However, in considering the nature and character of proof required to show such uncertainty and to establish such an agreement, the authorities are equally clear that in the absence of direct evidence, the same may be deduced from circumstances and may be inferred from the conduct of the parties, particularly from long acquiescence. In Vowinckel v. N. Clark & Sons, 217 Cal. 258, 260, 18 P.(2d) 58, 59, it is stated: ‘It is not necessary that the agreement between the parties be an express one. It may be inferred or implied from their conduct, especially where the condition is acquiesced in for the period of the statute of limitations. * * * ‘A presumption that an agreement formerly was made as to the location of a boundary line may arise from the fact that one or both the adjoining owners have definitely defined such line by erecting a fence or other monument on it and that both have treated the same as fixing the boundary between them for such length of time that neither ought to be allowed to deny the correctness of its location.’' This identical language also appears in Southern Counties Gas Co. v. Eden, 118 Cal.App. 582, 586, 5 P.(2d) 654, and in Board of Trustees v. Miller, 54 Cal.App. 102, 105, 201 P. 952. The Vowinckel Case, just above quoted from, is cited with approval in Moniz v. Peterman, 220 Cal. 429, 435, 31 P.(2d) 353.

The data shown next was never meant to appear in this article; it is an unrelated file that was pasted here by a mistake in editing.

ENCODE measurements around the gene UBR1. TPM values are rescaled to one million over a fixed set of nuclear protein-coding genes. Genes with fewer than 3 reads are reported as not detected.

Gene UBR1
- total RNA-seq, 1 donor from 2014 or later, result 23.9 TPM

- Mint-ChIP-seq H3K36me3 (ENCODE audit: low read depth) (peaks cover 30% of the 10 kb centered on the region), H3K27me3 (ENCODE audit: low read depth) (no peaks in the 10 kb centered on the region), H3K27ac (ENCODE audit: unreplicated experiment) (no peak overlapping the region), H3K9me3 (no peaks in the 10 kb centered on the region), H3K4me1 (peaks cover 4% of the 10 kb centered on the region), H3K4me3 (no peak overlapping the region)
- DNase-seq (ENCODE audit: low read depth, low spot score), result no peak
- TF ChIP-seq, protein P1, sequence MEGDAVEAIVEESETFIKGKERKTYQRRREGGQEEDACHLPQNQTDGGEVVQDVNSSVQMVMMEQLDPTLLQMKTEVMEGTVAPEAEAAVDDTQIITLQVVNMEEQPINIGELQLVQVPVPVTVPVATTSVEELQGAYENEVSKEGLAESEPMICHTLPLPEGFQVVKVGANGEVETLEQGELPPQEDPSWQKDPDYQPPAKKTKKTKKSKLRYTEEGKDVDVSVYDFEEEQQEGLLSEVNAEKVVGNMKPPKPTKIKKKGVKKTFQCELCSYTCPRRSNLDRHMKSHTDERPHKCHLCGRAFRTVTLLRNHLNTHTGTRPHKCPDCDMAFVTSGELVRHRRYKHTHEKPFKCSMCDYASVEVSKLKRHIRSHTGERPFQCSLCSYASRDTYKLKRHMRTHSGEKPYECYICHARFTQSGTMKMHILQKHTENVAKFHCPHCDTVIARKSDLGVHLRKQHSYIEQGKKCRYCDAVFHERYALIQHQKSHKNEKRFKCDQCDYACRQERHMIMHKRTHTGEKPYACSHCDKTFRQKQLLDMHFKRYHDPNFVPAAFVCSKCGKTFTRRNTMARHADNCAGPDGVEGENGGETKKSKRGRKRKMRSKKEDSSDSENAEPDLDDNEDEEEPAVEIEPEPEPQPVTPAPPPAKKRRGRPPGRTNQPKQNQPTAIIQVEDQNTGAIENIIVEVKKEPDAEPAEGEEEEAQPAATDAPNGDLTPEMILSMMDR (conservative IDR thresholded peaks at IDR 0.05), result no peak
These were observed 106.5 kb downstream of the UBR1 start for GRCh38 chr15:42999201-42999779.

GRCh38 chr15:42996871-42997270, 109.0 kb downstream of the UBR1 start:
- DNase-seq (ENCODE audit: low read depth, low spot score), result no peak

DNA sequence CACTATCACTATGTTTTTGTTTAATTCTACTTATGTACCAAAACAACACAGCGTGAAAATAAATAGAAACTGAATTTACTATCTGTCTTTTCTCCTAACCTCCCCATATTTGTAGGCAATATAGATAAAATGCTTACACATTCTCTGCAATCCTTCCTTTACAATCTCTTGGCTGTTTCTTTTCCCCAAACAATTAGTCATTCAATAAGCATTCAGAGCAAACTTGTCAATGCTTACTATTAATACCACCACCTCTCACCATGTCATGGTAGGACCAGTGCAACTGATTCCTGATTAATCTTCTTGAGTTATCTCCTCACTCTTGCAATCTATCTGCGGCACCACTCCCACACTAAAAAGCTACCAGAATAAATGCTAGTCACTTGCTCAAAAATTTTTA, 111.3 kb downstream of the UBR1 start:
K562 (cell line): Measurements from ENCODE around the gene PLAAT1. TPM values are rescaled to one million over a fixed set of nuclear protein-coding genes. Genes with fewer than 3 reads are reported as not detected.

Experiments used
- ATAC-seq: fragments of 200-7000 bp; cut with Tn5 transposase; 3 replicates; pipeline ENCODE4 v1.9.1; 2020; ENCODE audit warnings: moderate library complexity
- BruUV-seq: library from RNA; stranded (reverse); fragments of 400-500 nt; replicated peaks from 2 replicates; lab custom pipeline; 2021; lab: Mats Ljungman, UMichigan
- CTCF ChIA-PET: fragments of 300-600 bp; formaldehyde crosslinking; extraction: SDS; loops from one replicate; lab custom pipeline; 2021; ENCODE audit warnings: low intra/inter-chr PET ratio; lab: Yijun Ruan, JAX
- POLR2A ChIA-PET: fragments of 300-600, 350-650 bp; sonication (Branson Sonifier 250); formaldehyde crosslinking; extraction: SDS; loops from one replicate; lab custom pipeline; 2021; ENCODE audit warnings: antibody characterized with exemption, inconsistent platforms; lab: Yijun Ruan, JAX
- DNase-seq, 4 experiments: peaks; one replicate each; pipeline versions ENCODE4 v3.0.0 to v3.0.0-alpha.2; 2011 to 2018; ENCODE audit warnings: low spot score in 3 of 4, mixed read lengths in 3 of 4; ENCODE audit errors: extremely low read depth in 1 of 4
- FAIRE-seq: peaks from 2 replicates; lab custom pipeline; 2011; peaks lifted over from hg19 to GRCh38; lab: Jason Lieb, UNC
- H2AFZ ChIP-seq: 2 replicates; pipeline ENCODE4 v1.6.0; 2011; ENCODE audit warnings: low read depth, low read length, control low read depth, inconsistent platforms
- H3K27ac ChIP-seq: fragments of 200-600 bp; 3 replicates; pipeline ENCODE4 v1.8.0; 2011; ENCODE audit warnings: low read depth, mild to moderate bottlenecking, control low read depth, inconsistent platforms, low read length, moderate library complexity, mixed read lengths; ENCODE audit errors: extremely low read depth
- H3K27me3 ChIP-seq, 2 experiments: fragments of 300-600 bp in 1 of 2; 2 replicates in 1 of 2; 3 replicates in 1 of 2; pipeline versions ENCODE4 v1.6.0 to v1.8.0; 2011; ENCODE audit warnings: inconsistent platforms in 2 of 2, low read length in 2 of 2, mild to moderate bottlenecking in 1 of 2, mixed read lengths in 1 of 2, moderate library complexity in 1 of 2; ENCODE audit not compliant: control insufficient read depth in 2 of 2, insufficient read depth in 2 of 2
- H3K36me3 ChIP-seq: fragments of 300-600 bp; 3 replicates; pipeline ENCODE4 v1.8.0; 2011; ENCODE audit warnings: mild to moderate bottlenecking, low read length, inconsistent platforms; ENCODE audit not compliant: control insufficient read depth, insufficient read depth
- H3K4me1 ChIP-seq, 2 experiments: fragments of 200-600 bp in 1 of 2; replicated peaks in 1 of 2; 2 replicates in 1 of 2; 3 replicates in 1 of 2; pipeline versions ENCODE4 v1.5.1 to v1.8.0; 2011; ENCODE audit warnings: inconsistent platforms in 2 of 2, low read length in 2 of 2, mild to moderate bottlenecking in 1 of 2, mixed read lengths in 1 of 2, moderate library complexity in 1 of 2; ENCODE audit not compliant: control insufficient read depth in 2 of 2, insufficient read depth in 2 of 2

In Clapp v. Churchill, 164 Cal. 741, 745, 130 P. 1061, 1062, it is declared that ‘the doctrine of an agreed boundary line and its binding effects upon the coterminous owners rests fundamentally upon the fact that there is, or is believed by all parties to be, an uncertainty as to the location of the true line. * * * This does not mean that the inference of an agreement arising from acquiescence does not support the added inference that the inferred agreement was based on a questioned boundary. The primary inference is of a valid pre-existing agreement, and to be valid that agreement must have been based on a doubtful boundary line.’ This is recognized in Board of Trustees v. Miller, supra, 54 Cal.App. 102, 106, 201 P. 952.